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Clear vision

by Staff Writer / Montréal Canadiens

MONTREAL – Artturi Lehkonen has his sights set on earning an NHL roster spot come October.

On Sunday, the 20-year-old left-winger took another step towards achieving that objective by signing a three-year, two-way contract (2016-17 to 2018-19) with the Canadiens just over two weeks after helping Frölunda HC defeat Skellefteå AIK in five games to claim the Swedish Hockey League title for the first time since 2005.

“It’s a dream come true to sign an NHL contract, especially with the Canadiens. It’s really special. I’ve been working for this for a long time. Now, I’m going to get my shot at making my ultimate dream of playing in the NHL come true. It’s going to be a really exciting time,” said Lehkonen, who is enjoying some well-deserved rest before getting back to work next week in Sweden where he’ll spend the summer working out. “I want to take a spot [on the team], of course. That’s my goal for next year. That’s what I’m going for. It’s a big opportunity for me.”

Selected in the second round, 55th overall at the 2013 NHL Entry Draft, the Piikkiö, Finland native has spent the last two seasons with the Gothenburg-based franchise honing his game in preparation to make the jump to the NHL ranks – and it’s clearly paying off.

After putting up eight goals and 16 points in 47 games in 2014-15, Lehkonen managed to double his regular-season point production totals with 16 goals and 33 points in 49 games this past season, before going on a record-breaking scoring streak during the playoffs.

With 19 points in 16 postseason outings, Lehkonen surpassed Daniel Alfredsson’s franchise mark for the most points (18) in a single playoff run dating back to the last time Frölunda claimed the coveted Le Mat Trophy 11 years ago. Lehkonen’s American teammate Ryan Lasch put up 19 points, too.

“Our team was really awesome. We had really great chemistry. It was one of the best teams that I’ve ever been with. We had such a passion for winning. A team in Gothenburg hadn’t won a title in a long time, so we were on a mission the whole year that this was going to be our season. Determination, I think, was the biggest part of it all. It was the greatest experience I’ve had in my life. The feeling of winning is big,” said Lehkonen, who also helped the Indians win the Champions Hockey League title in early February, besting Finland’s Oulun Kärpät by a score of 2-1 in the decisive contest.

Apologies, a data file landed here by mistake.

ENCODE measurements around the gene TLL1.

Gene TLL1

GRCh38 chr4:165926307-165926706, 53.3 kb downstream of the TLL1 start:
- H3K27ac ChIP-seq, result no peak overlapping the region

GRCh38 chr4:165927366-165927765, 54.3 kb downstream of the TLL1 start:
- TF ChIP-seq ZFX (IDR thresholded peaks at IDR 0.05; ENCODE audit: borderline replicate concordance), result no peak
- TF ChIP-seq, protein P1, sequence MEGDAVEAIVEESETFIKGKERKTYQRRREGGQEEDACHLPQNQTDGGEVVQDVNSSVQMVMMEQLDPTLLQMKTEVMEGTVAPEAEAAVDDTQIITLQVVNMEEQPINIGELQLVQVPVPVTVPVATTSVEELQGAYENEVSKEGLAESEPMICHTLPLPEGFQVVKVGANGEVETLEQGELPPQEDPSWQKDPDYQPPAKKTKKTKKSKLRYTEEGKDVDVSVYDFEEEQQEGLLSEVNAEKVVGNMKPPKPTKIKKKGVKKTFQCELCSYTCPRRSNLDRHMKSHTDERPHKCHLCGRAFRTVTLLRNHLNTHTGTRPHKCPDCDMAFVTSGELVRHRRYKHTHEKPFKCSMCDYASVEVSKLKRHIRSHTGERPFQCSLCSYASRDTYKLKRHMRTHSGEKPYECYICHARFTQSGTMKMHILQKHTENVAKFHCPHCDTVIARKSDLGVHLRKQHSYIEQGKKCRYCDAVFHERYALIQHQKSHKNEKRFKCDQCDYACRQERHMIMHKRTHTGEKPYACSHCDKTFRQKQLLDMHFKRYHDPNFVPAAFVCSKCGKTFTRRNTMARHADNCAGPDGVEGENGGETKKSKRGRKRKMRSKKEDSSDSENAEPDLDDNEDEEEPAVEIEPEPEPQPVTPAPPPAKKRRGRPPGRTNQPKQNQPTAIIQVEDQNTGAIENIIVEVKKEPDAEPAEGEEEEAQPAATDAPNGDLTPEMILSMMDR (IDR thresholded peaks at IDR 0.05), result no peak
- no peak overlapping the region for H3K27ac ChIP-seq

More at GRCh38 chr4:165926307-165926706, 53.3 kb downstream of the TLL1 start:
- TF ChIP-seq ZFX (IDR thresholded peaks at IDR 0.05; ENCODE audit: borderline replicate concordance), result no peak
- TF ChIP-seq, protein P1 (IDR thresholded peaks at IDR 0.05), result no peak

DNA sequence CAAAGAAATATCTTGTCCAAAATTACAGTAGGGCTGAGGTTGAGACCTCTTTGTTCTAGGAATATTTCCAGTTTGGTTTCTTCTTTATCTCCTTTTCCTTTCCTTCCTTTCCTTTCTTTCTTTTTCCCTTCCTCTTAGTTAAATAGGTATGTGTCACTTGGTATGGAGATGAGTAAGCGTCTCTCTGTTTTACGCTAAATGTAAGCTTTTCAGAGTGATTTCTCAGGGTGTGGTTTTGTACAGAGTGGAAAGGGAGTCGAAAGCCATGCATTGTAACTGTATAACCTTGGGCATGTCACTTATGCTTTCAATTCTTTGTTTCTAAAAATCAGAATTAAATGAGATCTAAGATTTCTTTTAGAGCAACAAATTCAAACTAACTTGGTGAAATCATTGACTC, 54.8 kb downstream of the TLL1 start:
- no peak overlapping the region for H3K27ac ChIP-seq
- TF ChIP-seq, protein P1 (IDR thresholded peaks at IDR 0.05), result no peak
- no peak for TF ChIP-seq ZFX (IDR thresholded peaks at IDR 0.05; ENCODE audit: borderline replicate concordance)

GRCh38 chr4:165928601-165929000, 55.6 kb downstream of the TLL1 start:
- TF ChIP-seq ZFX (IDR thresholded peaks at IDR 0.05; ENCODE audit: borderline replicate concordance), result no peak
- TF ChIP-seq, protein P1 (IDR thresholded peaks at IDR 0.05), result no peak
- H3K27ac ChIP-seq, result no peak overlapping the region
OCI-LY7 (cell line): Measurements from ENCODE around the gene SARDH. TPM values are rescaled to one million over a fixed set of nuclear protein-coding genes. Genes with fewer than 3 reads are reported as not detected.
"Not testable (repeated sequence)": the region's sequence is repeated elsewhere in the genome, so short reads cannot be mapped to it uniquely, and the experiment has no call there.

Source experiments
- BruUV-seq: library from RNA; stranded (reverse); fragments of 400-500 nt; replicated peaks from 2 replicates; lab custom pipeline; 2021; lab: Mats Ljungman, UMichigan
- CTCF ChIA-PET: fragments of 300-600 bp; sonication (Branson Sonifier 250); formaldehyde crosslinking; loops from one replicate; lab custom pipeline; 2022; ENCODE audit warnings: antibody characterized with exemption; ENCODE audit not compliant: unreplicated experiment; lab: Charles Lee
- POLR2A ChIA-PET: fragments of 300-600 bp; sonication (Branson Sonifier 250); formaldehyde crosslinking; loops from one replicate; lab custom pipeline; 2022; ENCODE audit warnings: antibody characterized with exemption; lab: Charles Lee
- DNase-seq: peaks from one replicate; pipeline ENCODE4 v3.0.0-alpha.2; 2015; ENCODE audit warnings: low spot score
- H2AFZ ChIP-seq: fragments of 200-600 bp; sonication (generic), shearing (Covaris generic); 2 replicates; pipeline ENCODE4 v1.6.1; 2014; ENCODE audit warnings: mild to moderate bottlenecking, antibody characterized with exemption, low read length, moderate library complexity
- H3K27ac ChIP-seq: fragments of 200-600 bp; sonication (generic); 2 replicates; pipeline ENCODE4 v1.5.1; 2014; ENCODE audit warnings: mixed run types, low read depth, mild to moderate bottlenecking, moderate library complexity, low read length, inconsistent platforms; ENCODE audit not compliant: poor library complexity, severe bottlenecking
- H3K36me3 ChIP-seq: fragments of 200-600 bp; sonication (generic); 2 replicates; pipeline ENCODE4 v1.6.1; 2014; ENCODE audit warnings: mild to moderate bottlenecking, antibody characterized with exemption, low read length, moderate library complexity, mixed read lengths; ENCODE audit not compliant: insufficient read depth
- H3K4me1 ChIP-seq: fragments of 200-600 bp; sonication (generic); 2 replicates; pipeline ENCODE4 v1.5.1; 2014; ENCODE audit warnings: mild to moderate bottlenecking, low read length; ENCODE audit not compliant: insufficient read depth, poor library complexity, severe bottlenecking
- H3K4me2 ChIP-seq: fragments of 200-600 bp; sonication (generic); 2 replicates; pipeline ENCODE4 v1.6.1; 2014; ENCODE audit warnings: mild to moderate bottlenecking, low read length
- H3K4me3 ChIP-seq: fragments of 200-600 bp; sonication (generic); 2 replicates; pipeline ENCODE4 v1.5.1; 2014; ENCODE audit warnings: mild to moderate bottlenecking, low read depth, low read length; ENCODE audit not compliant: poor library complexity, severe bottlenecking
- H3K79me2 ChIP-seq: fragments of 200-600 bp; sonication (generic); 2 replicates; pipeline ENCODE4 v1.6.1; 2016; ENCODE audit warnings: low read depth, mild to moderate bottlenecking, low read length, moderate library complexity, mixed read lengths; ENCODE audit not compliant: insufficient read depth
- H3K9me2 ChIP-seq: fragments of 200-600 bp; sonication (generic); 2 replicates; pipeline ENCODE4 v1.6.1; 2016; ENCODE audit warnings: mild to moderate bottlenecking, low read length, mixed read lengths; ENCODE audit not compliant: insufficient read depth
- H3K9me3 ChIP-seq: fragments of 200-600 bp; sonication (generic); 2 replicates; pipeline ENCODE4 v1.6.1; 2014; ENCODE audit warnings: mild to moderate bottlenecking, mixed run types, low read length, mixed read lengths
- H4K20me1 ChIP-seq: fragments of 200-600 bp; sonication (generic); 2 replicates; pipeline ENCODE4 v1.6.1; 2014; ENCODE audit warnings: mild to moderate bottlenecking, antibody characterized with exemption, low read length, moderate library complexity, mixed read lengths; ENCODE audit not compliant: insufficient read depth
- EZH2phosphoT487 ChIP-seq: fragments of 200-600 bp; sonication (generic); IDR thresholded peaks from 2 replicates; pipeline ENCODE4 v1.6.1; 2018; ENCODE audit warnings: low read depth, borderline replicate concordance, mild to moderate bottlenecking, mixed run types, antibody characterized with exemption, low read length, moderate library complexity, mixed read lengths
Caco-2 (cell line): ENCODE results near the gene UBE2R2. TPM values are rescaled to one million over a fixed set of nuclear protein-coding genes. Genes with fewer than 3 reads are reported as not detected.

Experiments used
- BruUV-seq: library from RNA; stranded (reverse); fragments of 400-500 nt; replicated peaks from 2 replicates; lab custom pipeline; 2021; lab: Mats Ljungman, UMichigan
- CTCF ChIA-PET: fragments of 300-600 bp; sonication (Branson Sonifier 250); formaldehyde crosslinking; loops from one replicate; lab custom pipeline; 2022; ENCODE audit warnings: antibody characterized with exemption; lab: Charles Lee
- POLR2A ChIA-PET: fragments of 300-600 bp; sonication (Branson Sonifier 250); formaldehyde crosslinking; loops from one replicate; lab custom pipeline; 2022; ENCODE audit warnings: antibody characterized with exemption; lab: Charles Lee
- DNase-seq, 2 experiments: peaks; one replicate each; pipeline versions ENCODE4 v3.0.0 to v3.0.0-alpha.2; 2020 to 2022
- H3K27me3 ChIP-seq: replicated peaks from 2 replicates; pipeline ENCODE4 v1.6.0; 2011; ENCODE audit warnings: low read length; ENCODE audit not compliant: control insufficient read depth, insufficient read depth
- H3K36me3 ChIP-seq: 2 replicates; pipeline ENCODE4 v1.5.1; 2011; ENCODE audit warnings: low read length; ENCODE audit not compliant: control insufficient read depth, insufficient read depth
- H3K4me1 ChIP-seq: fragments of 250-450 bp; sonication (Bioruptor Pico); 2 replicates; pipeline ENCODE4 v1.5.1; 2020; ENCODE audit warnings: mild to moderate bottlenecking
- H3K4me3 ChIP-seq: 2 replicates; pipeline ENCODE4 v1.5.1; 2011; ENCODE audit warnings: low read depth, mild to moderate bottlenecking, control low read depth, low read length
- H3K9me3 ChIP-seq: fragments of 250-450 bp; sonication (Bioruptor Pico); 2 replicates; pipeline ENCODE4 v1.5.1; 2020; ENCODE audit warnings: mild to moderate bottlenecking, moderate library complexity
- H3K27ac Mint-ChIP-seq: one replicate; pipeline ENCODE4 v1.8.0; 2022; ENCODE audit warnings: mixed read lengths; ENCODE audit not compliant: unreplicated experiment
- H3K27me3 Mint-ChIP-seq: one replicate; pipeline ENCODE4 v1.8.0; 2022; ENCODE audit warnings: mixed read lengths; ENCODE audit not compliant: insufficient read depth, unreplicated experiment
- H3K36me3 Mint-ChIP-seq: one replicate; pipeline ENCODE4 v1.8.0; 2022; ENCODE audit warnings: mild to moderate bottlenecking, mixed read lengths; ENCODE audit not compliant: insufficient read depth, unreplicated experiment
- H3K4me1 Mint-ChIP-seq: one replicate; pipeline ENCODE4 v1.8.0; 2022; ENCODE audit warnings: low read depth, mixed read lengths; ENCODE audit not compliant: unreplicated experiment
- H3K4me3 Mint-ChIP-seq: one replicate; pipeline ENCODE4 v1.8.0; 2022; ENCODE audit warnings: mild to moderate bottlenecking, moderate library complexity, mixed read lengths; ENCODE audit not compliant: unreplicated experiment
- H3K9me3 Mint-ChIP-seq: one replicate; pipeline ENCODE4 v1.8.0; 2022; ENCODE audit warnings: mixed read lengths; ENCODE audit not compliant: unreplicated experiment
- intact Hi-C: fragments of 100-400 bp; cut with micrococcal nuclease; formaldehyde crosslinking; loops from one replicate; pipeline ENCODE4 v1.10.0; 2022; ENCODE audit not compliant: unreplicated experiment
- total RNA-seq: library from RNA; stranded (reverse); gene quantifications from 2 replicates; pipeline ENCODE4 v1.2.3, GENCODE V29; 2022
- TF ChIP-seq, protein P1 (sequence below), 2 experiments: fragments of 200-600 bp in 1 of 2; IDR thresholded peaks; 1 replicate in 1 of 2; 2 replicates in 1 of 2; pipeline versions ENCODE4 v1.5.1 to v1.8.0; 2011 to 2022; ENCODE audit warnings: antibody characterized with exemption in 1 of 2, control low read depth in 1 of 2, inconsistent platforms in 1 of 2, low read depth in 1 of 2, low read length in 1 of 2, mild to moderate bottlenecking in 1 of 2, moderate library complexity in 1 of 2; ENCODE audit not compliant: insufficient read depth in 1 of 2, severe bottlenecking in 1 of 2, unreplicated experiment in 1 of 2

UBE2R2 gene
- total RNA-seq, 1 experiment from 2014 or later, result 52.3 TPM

“Personally, my season was a lot better than the one before it. I knew I had a big spot open on the team, and I wanted to be sure I was ready for it,” added Lehkonen, referencing his third and sixth-place finishes on the club in goals and points respectively in 2015-16 heading into the SHL playoffs. “It was a big development year. Then, the real crown on it all was the playoffs. It all went my way. I wasn’t trying to think about the record that much. I just wanted to keep it going and keep the train on the right tracks and help the team out. I believed that if I did my best, the goals and points would come.”

That was definitely the case, and Lehkonen believes it’s due in no small part to the lessons he’s learned from Frölunda’s veterans who’ve passed along valuable tricks of the trade, particularly on the mental side of things.

“I’ve had good role models with Frölunda. [Veteran captain] Joel Lundqvist might be the biggest. I’ve been looking up to him for two years, really getting the hang of what it means to be a professional athlete and being able to perform at your best every game,” said Lehkonen, who has a great deal of respect for Lundqvist’s pre-game routine and overall attitude. “He’s always ready to play. He gets himself pumped up before every game, just like it’s Game 7 of a playoff series. That’s something I really admire. I want to take that from him and follow that in the future.”

He’ll have the chance to put that mindset – along with his many other top-quality attributes – on full-display for the Canadiens’ brass when training camp opens in September. Lehkonen insists he isn’t the same player head coach Michel Therrien and his staffers saw at Development Camp last July, and he’s motivated to show it from the opening practice session onward.

“I’m a lot stronger than the last time people [in Montreal] saw me. I’m going to have a lot more battle strength [along the boards]. That’s the biggest difference that you’re going to see,” said Lehkonen, who has also benefitted from the advice and guidance of Canadiens European scouts Hannu Laine and Christer Rockstrom while plying his trade overseas. “I want to be showing a high compete level. I want to be putting my strengths out there, showcasing my offensive game and really fighting for a spot. That’s the biggest thing.”

Needless to say, the prospect of potentially calling Montreal and the Bell Centre his hockey home five months from now has Lehkonen smiling bright. Having played there as the Finnish captain during the 2015 World Hockey Championship, he already fully appreciates the magic that a building like that affords both players and fans all season long.

“It was a pretty awesome feeling playing against Canada [in the preliminary round] at the Bell Centre and scoring a goal. That was quite nice. The crowd didn’t cheer when I scored, though,” cracked Lehkonen, referencing his second-period marker on fellow Canadiens prospect Zachary Fucale in a 4-1 loss on December 29, 2014. “It’s an unbelievable rink. I really hope I can play there one day soon. I love it. I’ve been dreaming of it since the moment I got drafted. It would be a really big thing, for sure.”

Matt Cudzinowski is a writer for

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